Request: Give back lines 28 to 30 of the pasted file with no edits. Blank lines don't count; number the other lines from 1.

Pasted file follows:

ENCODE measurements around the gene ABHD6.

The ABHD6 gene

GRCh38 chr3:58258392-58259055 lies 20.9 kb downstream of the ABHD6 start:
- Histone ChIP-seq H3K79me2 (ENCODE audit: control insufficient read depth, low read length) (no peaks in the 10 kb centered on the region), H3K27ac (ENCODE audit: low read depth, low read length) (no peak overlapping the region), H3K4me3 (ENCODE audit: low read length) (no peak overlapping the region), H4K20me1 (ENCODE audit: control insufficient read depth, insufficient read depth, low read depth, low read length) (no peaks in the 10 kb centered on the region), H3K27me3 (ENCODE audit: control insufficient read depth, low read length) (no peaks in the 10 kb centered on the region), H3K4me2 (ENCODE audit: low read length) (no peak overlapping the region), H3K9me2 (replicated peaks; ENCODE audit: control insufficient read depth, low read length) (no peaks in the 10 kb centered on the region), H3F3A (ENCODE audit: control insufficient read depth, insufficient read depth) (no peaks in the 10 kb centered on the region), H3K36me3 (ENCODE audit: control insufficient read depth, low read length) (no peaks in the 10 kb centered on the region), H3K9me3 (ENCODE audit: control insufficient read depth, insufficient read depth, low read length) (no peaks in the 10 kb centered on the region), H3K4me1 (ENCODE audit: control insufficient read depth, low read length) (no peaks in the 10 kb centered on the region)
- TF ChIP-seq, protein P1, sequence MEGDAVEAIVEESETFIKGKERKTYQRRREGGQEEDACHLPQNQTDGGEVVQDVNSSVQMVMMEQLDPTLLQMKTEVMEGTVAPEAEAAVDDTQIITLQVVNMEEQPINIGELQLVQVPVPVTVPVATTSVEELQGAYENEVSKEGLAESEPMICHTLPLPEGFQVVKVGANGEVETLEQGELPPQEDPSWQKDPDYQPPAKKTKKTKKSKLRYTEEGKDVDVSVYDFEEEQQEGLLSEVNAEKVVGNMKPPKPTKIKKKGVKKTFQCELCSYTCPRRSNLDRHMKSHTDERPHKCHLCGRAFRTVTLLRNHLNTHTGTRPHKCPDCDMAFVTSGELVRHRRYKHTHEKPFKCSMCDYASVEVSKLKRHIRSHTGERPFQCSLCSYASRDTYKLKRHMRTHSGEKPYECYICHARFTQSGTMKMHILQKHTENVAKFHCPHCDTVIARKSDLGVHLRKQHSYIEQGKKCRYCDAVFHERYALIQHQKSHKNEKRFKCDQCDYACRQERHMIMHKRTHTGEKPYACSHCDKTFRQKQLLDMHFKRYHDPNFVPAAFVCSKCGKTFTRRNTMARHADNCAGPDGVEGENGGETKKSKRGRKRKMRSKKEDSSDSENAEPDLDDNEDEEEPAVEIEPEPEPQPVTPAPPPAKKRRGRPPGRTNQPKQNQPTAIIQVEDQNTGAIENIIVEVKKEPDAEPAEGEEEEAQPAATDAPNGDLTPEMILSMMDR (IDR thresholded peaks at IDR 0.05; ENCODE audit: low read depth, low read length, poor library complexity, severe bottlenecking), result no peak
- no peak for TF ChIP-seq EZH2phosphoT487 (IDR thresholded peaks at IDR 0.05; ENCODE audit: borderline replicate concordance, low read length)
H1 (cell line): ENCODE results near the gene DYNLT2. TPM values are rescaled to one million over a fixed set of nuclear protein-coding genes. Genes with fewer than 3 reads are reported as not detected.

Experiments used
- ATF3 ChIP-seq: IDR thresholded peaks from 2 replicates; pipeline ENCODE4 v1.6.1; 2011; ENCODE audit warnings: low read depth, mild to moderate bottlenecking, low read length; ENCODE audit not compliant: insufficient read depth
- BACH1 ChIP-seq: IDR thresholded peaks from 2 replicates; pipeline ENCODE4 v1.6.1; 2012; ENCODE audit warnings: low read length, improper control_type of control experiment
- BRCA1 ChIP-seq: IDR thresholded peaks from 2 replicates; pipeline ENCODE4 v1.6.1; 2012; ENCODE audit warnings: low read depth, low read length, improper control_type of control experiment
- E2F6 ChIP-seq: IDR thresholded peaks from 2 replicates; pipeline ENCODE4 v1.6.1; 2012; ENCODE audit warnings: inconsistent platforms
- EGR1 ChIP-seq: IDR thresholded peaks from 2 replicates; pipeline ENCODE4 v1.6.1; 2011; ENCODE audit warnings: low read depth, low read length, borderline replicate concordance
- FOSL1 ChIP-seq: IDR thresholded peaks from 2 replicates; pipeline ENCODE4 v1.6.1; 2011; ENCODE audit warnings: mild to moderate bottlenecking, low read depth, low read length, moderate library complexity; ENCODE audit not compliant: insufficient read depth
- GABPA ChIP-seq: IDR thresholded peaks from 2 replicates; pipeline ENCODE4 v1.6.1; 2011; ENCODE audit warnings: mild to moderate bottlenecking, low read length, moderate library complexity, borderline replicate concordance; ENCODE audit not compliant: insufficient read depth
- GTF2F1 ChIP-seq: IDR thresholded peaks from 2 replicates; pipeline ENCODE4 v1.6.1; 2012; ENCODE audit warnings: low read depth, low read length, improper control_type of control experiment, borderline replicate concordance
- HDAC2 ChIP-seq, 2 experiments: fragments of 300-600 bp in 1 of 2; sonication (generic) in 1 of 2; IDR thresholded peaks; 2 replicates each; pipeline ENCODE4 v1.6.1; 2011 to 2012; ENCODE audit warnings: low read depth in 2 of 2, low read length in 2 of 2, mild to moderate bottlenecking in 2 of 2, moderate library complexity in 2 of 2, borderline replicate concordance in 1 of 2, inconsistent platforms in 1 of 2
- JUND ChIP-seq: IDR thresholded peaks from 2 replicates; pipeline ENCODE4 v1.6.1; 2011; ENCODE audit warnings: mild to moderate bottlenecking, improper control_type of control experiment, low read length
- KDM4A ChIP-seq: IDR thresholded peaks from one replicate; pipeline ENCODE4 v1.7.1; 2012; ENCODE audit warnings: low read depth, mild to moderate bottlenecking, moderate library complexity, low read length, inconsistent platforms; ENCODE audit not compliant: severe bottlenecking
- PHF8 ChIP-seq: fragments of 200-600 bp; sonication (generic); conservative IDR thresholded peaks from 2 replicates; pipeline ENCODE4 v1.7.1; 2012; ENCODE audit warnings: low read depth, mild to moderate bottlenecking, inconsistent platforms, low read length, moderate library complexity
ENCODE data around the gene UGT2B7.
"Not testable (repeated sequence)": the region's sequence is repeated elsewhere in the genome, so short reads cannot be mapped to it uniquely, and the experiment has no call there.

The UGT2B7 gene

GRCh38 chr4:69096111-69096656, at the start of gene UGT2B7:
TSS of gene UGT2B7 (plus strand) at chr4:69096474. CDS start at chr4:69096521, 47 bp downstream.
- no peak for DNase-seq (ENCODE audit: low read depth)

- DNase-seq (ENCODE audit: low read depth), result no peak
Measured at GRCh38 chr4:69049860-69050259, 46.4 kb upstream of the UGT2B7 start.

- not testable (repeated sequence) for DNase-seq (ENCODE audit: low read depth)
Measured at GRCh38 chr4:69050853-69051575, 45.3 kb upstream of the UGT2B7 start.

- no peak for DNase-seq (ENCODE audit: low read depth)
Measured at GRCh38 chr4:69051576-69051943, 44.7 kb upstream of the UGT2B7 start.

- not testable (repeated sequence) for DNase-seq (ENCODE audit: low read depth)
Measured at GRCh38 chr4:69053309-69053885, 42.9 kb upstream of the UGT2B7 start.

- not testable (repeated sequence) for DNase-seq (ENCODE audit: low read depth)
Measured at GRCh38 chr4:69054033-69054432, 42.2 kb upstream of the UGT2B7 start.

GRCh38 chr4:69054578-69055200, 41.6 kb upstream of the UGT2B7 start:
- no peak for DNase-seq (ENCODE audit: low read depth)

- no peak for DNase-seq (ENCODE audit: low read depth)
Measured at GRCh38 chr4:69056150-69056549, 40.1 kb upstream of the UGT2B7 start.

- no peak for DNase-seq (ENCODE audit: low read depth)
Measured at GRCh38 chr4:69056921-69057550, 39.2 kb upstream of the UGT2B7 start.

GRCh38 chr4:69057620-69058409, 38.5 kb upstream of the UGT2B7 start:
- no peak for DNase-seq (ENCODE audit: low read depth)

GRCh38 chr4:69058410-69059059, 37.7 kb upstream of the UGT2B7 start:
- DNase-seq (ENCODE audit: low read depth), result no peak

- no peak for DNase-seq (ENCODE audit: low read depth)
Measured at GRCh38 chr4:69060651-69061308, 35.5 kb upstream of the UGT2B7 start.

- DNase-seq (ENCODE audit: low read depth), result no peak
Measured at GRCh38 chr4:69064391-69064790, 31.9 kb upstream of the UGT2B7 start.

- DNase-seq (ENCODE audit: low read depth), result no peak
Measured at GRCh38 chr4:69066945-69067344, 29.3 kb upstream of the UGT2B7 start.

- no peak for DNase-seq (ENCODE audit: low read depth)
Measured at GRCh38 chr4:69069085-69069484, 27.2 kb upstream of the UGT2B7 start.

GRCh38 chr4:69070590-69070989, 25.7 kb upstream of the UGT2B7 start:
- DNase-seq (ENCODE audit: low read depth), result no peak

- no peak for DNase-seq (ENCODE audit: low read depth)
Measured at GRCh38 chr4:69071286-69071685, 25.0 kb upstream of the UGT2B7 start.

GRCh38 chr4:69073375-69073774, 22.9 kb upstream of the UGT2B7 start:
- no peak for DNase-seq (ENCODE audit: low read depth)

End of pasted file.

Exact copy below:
Measured at GRCh38 chr4:69049860-69050259, 46.4 kb upstream of the UGT2B7 start.

- not testable (repeated sequence) for DNase-seq (ENCODE audit: low read depth)
Measured at GRCh38 chr4:69050853-69051575, 45.3 kb upstream of the UGT2B7 start.